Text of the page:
Although the ideas of the International were based on Marx's conception of history, philosophy and politics, most of the International's members were not Marxist. The sharp division between marxists and anarchists resulted in a split and the establishment of rival internationals. Massive memberships were claimed but in practice, local sections were few in number and, according to one contemporary Italian observer, included "an assortment of intellectuals, eccentrics, poets, enthusiasts, altruists and fanatics with no specific programme or clearcut aim."
The Franco-Prussian War of 1870 and the Paris Commune of 1871 quickly showed the emptiness of universal brotherhood as the working classes in both countries sided largely with their national leaders. The International was reduced to mouthing platitudes while Prussia's gains under the Treaty of Frankfurt created resentment amongst the French which made it easier for them to go to war in 1914. The Paris Commune provided a powerful myth in Communist history of how the transitional stage from capitalism to socialism might be handled. The International deteriorated into personal antagonism between Marx and Bakhunin over the analysis and prognosis of capitalism and socialism. It came to several ends in the 1870s.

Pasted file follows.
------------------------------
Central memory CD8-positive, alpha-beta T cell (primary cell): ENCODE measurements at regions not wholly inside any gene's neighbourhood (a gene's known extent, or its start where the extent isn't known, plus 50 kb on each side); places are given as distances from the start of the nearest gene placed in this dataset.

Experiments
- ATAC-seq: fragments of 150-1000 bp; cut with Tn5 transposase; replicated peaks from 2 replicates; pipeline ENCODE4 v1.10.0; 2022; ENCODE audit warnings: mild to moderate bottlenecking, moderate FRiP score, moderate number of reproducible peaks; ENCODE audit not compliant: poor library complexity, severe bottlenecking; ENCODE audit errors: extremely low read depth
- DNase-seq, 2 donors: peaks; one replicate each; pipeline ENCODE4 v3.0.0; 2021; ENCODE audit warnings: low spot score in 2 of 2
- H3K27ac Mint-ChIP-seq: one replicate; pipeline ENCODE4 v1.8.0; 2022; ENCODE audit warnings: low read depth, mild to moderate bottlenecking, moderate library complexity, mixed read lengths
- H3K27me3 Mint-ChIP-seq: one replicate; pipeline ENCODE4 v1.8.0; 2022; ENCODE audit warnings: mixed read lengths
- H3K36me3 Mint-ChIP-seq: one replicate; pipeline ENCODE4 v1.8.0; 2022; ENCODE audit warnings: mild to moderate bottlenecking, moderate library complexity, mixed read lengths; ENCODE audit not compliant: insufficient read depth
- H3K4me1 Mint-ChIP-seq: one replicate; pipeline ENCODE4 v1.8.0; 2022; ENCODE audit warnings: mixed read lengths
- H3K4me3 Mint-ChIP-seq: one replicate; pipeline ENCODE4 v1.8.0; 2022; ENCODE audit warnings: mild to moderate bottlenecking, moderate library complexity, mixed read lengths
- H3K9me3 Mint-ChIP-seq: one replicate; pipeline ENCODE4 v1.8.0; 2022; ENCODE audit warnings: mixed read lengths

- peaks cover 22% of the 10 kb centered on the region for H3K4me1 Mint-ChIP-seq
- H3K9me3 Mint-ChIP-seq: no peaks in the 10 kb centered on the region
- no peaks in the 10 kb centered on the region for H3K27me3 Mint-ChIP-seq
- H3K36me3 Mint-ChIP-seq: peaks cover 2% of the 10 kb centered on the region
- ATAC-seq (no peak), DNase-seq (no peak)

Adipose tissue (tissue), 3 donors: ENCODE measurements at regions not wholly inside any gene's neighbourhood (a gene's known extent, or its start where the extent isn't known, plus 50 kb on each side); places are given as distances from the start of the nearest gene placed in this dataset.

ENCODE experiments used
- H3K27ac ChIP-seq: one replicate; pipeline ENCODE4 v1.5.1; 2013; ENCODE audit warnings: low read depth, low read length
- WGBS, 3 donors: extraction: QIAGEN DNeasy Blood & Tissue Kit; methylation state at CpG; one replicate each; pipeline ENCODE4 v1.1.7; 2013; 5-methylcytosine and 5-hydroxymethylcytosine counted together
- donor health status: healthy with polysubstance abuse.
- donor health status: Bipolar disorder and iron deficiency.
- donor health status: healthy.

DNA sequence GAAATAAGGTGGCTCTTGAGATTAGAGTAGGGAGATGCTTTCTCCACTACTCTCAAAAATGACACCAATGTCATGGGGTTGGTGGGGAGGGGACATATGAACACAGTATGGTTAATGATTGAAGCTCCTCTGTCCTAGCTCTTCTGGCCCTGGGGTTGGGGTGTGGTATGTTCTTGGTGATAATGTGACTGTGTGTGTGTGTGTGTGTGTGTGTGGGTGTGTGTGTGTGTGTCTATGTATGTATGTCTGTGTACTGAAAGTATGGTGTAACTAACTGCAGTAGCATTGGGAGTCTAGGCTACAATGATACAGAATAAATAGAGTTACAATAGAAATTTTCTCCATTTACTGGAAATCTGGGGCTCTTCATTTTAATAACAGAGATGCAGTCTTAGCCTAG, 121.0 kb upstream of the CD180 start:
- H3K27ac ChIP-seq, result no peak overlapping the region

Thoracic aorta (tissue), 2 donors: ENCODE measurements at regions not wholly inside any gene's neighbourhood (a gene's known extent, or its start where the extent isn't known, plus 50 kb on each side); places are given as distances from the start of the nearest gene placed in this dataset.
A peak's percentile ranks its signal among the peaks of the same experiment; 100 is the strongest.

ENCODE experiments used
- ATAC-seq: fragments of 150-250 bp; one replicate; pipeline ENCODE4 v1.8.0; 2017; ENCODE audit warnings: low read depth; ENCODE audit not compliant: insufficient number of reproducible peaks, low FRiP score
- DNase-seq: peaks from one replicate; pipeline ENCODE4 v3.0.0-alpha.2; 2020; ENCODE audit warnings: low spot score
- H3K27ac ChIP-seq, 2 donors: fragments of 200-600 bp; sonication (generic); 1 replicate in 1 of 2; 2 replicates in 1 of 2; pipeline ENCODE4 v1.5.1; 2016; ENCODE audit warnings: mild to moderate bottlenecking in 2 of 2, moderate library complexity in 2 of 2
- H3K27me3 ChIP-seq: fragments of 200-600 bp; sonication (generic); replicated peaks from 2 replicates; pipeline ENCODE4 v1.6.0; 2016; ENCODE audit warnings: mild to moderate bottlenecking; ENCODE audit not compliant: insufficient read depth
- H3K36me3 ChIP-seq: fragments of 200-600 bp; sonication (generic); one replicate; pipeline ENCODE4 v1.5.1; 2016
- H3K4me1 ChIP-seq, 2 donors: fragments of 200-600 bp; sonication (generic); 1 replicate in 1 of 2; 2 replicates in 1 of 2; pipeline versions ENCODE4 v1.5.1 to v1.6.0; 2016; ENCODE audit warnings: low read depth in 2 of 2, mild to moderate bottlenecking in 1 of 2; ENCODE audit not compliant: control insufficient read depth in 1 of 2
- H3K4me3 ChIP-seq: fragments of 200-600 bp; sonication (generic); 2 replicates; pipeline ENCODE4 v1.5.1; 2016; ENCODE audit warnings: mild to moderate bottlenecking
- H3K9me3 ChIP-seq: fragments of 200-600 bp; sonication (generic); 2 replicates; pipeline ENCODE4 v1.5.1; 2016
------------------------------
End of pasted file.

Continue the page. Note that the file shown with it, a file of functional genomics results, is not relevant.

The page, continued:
Its successor, the Second International, was formed in 1889 and eventually floundered under the strains of ideological sectarianism, nationalism and tactics. The former was evident when Alexandre Millerand joined the French government only to be attacked on a divided vote by the French labour organisations on the grounds that "the participation of Socialists in a bourgeois government was in compatible with ther principles of the proletarian class struggle." In Germany Eduard Bernstein argued that Marx's prediction of an increasing impoverisment of the working class had been disproved while the complexity of social development rendered Marx's class analysis too simplistic. Bernstein's revisionism was condemned by revolutionary Marxists who insisted the ruling class would never surrender power voluntarily. This idea was still being peddled by Harold Laski as late as 1945.
In the final analysis it was war which killed off the International. When war broke out in 1914 calls for the working classes to rise up and prevent it fell on stony ground. The assassination of Jean Jaures by a French nationalist seemed to summarise the failure of the anti-militarist movement. The Zimmerman conference of 1915 marked the final split between the revisionist and revolutionary socialists. After the war it would be Soviet Union's version of Marxism which would prevail in the international organisation of communism but that's another story. Braunthal's account is weakened by his ideological convictions which appear in his account. Nontheless it is well worth reading and referring to, although overdue for a re-examination.Read more ›